That night and the next morning we explored Venice and had fun walking around. Tess was funny because she really loves being “Italian,” Sure was have some Italian blood in us, but not enough to really claim it. Despite that Tess really felt she was from Florence and should stay her whole life in Italy. She spoke in Italian and did a great job of showing me around. After lunch on Saturday we made our way with all the luggage to the cruise ship. Tess carried my large bag up an down every bridge. I did not ask her too and kept trying to get it myself, Buy I eventually gave up – what is the point of having a little sister if you can’t make them do your work.

Once our board we settled in and explored the ship. We had a great room with plenty of space and a large window. Our room on the ship was better than our room in the hotel. We spent that first few hours doing things indoors as it was freezing outside. We made plans to buy coats the next day so we could survive the cold trip. Thankfully Venice was the coldest port and while on land we tended to do ok. At sea with the wind, it was still advisable to stay inside.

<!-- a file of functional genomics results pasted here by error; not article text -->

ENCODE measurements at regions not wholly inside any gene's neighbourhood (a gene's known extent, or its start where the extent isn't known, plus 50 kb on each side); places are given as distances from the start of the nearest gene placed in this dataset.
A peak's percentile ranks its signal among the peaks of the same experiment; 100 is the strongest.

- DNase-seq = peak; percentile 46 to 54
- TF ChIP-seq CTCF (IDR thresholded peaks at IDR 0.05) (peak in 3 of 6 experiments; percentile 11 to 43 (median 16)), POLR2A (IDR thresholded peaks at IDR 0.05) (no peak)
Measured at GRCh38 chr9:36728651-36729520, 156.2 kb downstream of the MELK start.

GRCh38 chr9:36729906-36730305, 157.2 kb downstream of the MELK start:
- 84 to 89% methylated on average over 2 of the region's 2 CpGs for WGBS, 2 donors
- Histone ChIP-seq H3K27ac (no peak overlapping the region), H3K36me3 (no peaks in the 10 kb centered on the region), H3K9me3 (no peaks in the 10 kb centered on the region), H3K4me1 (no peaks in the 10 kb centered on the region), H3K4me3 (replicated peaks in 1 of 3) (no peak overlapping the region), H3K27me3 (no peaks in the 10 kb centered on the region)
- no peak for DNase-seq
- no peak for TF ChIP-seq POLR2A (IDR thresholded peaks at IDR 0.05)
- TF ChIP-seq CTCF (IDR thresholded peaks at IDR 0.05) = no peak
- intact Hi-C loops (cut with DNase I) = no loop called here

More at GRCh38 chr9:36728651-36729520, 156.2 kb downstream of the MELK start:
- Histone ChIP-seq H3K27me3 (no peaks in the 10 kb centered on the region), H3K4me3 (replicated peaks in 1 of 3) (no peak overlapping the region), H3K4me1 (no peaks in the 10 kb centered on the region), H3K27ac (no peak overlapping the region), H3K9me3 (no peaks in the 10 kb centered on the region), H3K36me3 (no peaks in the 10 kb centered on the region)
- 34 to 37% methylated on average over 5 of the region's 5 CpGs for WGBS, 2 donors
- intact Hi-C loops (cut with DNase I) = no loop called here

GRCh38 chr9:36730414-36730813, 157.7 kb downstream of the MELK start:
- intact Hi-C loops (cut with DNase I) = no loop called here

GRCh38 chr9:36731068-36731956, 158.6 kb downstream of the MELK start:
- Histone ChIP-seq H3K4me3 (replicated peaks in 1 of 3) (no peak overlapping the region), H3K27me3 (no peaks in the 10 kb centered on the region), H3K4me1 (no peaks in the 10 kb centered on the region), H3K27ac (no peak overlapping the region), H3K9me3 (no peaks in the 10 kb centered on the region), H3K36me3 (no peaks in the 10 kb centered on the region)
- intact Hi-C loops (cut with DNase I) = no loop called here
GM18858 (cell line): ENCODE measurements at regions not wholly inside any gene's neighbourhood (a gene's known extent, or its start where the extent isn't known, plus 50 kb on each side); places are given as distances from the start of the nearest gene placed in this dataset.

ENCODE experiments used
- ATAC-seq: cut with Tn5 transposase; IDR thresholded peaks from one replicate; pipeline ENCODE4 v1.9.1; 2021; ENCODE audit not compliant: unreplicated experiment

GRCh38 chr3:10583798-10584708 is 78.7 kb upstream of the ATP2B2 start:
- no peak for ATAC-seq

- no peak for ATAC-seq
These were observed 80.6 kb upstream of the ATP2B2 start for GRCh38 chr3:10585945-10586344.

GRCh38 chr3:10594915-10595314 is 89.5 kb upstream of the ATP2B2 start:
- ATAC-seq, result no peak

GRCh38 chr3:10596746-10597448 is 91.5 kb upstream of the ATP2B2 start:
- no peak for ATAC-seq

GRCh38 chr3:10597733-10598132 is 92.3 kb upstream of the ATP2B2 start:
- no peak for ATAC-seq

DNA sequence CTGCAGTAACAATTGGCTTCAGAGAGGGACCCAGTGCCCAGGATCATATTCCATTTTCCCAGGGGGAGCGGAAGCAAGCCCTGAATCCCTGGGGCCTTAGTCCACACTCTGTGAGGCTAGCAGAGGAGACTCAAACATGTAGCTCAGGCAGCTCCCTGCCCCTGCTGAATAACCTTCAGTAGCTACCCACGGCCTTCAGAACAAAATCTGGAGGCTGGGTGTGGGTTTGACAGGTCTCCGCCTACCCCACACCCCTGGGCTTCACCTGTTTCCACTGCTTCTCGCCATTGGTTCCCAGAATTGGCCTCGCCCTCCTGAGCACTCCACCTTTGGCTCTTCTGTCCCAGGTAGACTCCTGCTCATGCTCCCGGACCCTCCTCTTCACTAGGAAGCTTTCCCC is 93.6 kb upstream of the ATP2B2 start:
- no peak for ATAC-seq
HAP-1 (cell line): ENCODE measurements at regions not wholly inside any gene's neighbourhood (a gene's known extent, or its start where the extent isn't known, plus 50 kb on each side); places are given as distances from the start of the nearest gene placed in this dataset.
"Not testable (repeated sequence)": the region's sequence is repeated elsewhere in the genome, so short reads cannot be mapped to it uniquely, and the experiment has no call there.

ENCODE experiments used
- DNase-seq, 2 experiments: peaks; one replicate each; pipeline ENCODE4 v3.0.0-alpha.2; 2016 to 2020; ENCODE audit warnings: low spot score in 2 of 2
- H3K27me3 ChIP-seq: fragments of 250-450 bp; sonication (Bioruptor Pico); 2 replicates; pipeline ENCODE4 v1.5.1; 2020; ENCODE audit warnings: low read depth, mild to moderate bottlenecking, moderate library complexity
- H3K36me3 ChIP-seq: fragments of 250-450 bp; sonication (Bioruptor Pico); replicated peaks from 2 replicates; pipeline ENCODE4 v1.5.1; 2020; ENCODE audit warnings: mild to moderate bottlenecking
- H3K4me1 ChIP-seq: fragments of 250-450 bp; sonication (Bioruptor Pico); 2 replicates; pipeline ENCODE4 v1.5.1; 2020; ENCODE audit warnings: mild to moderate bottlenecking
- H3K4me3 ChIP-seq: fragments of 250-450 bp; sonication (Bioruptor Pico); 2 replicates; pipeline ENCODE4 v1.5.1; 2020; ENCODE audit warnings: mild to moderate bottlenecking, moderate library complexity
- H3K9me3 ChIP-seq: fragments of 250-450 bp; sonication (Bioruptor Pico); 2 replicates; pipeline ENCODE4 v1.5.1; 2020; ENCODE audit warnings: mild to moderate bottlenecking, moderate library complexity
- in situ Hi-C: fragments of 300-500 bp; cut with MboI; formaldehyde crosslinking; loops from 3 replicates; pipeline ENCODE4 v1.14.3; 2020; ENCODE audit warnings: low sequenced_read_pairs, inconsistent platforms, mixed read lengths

Our first stop was Dubrovnik. It is a beautiful city with an amazing wall that surrounds the old city. We walked the wall and explored the old city. For lunch we grabbed a pizza and ended up meeting an Irish guy who was traveling the Europe with his girlfriend. He offered to give us a ride on his motorbike. I was not a big fan, but Tess was excited to have another dream fulfilled---kind of. Tess really wanted to ride a Vespa in Florence with an Italian. She settled for a Peugeot, in Dubrovnik with an Irishman. In the end it is all the same, right? Also in Dubrovnik we purchased a neck tie for our dad. Did you know neck ties were invented in Dubrovnik? Fun fact of the day just for you.

Our next day brought us to Corfu… not exactly what I pictured a “Greek” town to be, but it was nice. We walked around and visited the old fort. I officially lost my privilege of giving directions everywhere, and Tess became the trip navigator. Overall the day was good. We saw some interesting things and has a relaxing day.